What you need to know about your pastor

Typically, I take an everyday event or situation and then make a Jesus point out of it.  Today there is no story about birds or pizza as in introduction.  Today’s blog is just a reminder… a reminder that your pastor is a flawed human being just like you are.  And there is no event that triggered the blog post today.  It was not so long ago that I sat in the pews of Sistersville First United Methodist Church. I remember asking my pastor where stories were in the Bible. I expected him to be like a Google Search knowing exactly where every Bible story and verse was.  Now, I realize how unrealistic that was.  The hardest thing for church people to understand is that their pastor, or pastors in general, are just people like they are.  Am I held to a higher standard?  Yes.  Do I have a problem with that?  No.  Should I be cursing?  No.  But neither should you.  Can you get away with it easier than I can?   Probably.  But pastors are people like you, doing their best to walk with their Savior.  Odds are that your pastor goes through dry spells, neglects reading the Bible at times, and struggles to be the super pray-er you expect him or her to be.  At least this pastor does.  I am like a parent who does the best they can at the time and looks back and wishes they had done better.  Many of you can relate to that.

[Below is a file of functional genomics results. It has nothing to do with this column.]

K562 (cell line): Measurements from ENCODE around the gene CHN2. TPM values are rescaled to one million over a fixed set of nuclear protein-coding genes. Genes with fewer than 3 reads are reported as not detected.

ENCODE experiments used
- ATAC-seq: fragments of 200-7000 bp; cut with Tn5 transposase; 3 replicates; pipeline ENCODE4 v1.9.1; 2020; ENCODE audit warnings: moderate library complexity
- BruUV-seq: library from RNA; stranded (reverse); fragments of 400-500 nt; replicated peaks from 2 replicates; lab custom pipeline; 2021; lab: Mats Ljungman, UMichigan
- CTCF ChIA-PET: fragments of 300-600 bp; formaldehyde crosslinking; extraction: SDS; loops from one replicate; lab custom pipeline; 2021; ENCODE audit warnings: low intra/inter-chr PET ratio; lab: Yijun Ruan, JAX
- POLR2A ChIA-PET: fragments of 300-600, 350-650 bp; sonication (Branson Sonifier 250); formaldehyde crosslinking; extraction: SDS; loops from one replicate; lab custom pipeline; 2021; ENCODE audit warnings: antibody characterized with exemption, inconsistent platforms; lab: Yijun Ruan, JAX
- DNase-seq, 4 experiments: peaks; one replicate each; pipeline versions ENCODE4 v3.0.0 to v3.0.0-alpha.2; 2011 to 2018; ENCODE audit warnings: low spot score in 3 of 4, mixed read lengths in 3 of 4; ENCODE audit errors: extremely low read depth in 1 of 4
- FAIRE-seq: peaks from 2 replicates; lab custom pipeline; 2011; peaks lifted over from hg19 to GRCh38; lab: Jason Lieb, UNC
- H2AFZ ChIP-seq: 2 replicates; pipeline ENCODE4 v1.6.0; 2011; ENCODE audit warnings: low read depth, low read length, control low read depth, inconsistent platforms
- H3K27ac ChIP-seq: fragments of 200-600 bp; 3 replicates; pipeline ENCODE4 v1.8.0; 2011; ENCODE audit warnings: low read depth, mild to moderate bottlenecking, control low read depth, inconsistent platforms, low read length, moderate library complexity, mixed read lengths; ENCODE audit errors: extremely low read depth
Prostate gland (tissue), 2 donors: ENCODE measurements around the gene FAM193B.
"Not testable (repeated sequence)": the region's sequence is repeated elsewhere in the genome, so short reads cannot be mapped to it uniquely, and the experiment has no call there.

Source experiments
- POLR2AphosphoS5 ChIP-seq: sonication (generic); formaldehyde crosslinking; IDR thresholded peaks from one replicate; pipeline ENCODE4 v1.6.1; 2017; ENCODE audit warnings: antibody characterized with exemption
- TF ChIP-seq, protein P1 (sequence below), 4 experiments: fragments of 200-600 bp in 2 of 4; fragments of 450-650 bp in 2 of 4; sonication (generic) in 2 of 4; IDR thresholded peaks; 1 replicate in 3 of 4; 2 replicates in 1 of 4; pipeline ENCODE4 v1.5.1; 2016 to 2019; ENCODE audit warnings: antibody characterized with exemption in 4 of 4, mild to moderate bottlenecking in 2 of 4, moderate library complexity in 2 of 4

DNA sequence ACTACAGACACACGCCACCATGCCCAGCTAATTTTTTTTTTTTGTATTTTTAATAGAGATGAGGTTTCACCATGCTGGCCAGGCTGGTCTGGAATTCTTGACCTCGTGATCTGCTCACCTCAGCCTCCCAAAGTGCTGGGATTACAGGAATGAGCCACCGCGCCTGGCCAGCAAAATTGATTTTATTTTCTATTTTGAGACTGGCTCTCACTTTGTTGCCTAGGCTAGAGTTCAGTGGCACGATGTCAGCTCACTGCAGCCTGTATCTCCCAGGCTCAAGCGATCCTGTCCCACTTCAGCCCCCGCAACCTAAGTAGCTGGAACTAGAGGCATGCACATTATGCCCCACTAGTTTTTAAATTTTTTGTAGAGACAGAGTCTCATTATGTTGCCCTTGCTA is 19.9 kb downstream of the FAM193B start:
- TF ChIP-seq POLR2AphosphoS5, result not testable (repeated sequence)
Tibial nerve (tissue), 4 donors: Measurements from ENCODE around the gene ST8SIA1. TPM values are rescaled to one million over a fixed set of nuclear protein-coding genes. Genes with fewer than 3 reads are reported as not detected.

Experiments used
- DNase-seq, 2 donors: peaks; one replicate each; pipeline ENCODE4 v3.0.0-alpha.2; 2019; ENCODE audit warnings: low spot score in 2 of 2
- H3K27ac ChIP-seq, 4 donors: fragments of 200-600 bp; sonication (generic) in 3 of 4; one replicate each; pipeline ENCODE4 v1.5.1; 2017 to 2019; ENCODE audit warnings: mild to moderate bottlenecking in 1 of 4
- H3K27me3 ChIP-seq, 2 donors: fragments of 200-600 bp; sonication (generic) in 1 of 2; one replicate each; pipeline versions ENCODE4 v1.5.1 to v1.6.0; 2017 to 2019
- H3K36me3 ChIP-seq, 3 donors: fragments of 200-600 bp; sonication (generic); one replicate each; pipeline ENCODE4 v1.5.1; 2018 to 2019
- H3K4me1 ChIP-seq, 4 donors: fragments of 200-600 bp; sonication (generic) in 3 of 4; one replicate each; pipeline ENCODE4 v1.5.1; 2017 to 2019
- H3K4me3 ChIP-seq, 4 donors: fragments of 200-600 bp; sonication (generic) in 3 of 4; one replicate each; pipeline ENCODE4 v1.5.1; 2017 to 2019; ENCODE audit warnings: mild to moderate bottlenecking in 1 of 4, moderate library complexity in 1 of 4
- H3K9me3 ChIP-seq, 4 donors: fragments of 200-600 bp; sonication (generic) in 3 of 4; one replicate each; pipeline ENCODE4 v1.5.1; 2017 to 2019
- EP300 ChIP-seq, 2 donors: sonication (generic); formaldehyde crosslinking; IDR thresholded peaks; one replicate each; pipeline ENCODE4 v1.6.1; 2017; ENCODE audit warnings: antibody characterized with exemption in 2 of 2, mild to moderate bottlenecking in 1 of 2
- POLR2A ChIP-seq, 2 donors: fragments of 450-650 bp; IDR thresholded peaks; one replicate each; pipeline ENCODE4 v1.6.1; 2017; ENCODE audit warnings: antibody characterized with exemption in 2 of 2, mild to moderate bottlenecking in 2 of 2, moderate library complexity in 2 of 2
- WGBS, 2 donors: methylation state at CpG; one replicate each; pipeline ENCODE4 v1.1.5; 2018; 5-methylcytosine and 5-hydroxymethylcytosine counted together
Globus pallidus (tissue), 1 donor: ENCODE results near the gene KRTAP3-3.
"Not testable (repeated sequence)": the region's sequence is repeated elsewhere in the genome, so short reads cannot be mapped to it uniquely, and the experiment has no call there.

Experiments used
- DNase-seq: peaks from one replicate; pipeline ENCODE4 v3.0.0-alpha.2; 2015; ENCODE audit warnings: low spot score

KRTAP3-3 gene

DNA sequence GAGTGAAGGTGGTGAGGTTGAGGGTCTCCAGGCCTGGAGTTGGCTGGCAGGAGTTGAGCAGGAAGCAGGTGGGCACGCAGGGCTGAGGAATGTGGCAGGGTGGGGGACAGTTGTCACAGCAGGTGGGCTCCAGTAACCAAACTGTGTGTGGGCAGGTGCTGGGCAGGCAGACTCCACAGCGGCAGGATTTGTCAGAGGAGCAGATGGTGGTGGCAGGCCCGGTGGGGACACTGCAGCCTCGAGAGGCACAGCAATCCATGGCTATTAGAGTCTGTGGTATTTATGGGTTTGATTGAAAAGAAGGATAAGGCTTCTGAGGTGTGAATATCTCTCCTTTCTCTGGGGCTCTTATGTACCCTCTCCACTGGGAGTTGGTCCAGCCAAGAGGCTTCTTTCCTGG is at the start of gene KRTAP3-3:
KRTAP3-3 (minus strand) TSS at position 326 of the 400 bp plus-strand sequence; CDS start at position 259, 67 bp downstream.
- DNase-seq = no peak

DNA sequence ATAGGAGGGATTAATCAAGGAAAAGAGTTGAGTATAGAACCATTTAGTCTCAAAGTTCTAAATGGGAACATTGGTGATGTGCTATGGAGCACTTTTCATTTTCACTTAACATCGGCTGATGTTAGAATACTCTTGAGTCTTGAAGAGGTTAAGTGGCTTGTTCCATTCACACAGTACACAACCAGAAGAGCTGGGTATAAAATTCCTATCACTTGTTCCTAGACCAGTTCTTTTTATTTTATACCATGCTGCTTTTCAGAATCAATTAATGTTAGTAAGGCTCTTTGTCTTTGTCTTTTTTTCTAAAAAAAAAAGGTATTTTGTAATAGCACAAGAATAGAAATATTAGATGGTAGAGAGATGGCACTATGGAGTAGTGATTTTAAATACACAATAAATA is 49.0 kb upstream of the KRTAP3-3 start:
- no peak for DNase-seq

I said there is no event that triggered today’s blog.  That is not entirely true.  What brought it to my mind to share is yesterday’s farewell to our Potomac Highlands District Superintendent Mike Estep.  We had a district conference yesterday where we, as a group, said our goodbyes and expressed our thanks to Mike and his wife Sara.  (Clergy spouses is an entirely different blog post).  Mike and Sara have served the Potomac Highlands District for all five years that Diane and I have been here.  We came to the district at the same time.  In the farewell liturgy, he read a statement apologizing for the ways he has failed us.  He asked for forgiveness.  We read a statement telling him we forgave him and asked him to forgive us for the ways we had failed him.  (Not attending very many district clergy meetings came to my mind as something I was apologizing for.)  He read a statement and said he forgives us.  And we all prayed a prayer together.  He did his best and will leave the district with peace.  We will get a new district superintendent.  He will do his best.  His best will not be perfect.  But it will be his best.  That is enough.  That is all the Lord asks.  And that is all we can ask.

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